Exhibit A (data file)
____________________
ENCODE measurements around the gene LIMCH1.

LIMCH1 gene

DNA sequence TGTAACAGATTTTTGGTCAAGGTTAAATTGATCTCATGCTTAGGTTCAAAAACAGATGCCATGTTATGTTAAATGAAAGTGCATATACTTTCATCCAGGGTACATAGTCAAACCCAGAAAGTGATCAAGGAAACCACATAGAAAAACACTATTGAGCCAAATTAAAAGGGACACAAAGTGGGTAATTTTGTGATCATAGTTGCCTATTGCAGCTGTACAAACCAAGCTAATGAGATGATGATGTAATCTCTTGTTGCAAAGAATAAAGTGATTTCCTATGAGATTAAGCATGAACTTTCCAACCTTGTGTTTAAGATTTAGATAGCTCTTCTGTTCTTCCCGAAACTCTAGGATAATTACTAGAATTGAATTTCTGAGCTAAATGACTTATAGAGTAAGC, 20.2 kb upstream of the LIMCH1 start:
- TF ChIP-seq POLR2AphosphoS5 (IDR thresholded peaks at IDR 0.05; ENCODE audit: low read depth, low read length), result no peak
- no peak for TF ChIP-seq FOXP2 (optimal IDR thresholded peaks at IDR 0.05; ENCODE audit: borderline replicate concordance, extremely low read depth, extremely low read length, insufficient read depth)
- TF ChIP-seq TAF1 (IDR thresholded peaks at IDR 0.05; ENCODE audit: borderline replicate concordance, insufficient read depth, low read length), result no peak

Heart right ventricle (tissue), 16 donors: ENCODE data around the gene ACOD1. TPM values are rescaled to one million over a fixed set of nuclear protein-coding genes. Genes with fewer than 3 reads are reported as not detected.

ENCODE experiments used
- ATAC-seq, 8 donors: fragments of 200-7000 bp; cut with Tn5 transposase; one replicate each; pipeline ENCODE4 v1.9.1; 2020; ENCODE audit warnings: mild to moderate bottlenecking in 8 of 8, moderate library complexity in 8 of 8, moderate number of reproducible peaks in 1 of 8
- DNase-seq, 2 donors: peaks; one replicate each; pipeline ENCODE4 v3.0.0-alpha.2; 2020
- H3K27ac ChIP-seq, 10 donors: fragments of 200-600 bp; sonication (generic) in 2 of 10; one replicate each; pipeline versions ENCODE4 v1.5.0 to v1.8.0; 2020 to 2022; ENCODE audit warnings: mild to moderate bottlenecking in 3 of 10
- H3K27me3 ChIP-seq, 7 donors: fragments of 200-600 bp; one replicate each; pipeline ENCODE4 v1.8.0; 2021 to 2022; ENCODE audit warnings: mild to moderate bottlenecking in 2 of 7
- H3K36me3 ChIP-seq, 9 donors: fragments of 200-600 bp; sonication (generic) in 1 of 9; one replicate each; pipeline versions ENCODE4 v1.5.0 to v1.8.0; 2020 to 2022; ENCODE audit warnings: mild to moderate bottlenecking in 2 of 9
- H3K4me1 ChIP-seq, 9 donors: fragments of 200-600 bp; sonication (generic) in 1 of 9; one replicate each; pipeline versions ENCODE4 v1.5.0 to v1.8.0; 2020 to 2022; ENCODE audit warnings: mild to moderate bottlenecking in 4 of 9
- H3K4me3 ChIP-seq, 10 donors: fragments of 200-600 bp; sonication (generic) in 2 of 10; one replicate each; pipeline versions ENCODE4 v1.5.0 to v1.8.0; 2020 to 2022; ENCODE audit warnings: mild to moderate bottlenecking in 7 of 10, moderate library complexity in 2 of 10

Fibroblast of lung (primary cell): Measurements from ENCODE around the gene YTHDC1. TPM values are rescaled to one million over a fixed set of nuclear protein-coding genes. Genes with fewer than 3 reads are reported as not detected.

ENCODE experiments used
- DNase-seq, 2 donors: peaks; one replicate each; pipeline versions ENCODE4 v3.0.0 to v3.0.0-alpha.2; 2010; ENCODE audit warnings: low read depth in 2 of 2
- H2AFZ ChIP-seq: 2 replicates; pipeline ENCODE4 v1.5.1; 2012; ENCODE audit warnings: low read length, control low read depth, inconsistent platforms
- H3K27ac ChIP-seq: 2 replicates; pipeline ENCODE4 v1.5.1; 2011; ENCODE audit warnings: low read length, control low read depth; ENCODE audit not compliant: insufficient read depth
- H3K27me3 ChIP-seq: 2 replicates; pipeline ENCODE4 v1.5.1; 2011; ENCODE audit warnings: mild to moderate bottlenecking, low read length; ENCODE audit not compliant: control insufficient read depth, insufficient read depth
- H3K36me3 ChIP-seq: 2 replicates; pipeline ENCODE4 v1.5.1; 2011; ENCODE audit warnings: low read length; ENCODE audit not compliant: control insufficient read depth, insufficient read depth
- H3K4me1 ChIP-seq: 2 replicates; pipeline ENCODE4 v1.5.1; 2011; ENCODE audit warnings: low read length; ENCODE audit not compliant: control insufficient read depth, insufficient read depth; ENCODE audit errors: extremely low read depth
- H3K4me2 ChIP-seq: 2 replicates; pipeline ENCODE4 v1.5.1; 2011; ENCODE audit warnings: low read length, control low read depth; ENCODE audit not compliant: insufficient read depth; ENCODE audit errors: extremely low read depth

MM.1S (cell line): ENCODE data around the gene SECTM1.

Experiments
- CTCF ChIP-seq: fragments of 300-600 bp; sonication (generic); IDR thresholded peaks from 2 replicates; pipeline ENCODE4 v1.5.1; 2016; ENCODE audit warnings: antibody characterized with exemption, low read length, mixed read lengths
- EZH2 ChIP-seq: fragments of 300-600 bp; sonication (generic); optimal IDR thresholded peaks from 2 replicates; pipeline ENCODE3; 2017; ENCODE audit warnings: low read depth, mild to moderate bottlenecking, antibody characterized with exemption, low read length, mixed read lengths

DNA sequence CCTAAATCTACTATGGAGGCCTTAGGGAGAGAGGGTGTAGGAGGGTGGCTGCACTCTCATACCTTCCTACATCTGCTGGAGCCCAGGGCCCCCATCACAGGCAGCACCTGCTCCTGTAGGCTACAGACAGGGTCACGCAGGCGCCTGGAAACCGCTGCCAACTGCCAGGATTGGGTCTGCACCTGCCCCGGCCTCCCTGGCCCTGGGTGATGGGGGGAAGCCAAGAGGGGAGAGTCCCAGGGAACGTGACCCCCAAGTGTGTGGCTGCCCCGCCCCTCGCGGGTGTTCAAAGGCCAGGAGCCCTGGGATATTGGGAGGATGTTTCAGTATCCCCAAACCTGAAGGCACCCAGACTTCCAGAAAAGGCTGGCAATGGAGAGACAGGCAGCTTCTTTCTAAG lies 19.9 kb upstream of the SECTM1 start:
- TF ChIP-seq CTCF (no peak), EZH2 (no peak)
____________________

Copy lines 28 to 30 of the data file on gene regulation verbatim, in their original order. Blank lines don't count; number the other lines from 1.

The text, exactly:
- EZH2 ChIP-seq: fragments of 300-600 bp; sonication (generic); optimal IDR thresholded peaks from 2 replicates; pipeline ENCODE3; 2017; ENCODE audit warnings: low read depth, mild to moderate bottlenecking, antibody characterized with exemption, low read length, mixed read lengths

DNA sequence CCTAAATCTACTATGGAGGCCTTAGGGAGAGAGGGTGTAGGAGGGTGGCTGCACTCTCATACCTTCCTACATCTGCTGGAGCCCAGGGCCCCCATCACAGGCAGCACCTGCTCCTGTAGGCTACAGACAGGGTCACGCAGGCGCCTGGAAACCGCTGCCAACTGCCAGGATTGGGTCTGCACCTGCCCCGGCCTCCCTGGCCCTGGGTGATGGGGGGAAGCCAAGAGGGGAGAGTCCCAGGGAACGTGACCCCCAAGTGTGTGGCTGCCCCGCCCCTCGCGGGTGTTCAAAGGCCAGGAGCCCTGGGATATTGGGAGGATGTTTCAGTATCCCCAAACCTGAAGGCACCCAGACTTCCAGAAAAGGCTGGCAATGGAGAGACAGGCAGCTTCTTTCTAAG lies 19.9 kb upstream of the SECTM1 start:
- TF ChIP-seq CTCF (no peak), EZH2 (no peak)